Apple at the moment seems stuck in the success of the iPhone, which will be a cash cow for years to come, but has left many wondering “What’s Next”?  Apple suffers from its success and excessively high expectations.  It is competing in voice with Siri, who is still the most famous voice on the planet,  Rumors of automotive.  Apple TV is there but certainly not redefining our television viewing experience yet.  The good news is Apple has by far more cash on hand than any company on the planet with over $200 billion in its coffers, but I have yet to see any company with lots of cash on hand make any aggressive commitment with it.  They seem to spend more time complaining about US corporate tax policies and parking money off shore.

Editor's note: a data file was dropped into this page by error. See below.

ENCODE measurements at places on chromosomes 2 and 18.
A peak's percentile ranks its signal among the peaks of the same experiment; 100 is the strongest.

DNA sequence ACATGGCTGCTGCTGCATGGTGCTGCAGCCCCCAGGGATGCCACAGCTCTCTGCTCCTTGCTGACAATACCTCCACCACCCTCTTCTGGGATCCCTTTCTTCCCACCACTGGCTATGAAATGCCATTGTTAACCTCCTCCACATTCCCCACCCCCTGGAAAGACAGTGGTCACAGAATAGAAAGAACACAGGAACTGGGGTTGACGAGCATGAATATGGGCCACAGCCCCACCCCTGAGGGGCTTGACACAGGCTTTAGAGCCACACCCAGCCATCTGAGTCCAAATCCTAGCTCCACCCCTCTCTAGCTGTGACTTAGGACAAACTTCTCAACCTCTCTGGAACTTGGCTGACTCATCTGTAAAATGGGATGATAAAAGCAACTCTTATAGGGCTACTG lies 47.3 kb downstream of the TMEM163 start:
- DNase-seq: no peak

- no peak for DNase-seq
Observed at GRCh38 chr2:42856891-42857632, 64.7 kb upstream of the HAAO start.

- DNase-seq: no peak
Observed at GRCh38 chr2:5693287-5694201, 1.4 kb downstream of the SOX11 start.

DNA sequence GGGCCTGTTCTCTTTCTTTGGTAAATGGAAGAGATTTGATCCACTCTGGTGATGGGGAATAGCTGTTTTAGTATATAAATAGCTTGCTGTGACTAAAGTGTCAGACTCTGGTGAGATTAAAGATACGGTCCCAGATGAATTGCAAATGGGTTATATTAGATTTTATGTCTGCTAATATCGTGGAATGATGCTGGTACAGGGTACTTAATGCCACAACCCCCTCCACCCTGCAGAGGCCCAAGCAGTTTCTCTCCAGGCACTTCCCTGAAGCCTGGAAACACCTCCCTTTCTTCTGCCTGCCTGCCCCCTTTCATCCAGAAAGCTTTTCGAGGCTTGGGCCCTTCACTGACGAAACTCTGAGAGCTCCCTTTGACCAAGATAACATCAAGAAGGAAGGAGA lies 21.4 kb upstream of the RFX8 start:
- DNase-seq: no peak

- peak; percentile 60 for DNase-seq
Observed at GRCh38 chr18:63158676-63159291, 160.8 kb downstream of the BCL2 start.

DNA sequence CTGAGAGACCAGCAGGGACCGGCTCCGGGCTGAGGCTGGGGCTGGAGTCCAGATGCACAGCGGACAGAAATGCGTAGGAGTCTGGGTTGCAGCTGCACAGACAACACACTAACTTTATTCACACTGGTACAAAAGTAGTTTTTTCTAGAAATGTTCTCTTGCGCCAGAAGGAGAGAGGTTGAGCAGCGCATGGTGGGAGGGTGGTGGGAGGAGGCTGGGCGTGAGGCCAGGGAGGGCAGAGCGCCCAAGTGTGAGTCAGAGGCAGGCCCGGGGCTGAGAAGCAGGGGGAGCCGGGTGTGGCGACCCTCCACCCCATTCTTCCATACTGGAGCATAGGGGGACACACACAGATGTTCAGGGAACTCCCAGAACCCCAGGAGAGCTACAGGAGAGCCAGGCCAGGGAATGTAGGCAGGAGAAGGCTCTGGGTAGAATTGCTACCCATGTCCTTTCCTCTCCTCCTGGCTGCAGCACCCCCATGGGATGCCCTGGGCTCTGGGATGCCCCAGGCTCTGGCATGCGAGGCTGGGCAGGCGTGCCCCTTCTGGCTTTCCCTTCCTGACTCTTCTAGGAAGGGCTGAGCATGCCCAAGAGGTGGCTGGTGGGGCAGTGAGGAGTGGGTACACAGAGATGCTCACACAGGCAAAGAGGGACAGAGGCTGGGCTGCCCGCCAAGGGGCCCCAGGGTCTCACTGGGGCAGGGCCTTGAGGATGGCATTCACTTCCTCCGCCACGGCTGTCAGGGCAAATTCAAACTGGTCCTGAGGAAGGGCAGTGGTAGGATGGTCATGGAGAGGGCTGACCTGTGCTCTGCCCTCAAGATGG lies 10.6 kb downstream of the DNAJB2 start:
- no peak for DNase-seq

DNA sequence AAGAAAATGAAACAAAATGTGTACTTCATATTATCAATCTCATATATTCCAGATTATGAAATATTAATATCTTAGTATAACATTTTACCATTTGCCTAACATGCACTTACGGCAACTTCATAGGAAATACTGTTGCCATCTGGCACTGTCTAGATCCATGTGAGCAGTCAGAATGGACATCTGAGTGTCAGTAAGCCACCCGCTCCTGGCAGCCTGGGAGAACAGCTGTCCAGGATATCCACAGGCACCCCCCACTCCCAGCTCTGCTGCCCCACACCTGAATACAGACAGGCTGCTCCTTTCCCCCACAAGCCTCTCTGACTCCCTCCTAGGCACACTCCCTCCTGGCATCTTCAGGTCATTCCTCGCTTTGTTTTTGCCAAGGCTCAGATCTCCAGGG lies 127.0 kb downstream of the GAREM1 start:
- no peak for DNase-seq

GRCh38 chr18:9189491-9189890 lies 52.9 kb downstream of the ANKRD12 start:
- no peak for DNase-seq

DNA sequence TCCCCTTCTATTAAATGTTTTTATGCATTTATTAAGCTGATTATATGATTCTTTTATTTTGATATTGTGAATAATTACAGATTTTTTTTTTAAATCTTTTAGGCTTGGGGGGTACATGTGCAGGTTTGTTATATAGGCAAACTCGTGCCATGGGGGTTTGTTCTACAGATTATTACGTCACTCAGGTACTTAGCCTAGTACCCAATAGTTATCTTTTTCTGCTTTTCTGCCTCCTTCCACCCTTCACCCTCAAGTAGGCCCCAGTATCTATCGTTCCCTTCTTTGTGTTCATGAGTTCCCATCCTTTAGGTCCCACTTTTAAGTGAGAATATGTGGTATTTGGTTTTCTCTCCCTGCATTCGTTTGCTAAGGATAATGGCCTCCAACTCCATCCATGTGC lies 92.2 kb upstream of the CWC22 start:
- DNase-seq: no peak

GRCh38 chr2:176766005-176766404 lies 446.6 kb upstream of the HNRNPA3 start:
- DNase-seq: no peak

Facebook is that company we are learning not to doubt.  They continue to blow out earning quarter after quarter and were one of the first in on Virtual Reality, buying Oculus Rift.  As mentioned this is still early and rather dorky looking, but Facebook bet early and may reap the rewards, though Google and Microsoft are keeping a close eye an are not far behind.  Facebook to its credit has proved disruptive and I find Mark Zuckerberg a calm and steady visionary at the helm.  The idea of using solar-powered wings to provide internet access to remote areas of Africa was an interesting new take on an old idea.  In the nineties Craig McCaw and Bill Gates teamed up to create Teledesic, which was going to use low-level orbiting satellites to provide access to remote regions.  What Facebook is proposing will be far cheaper and ultimately may prove a more financially successful model.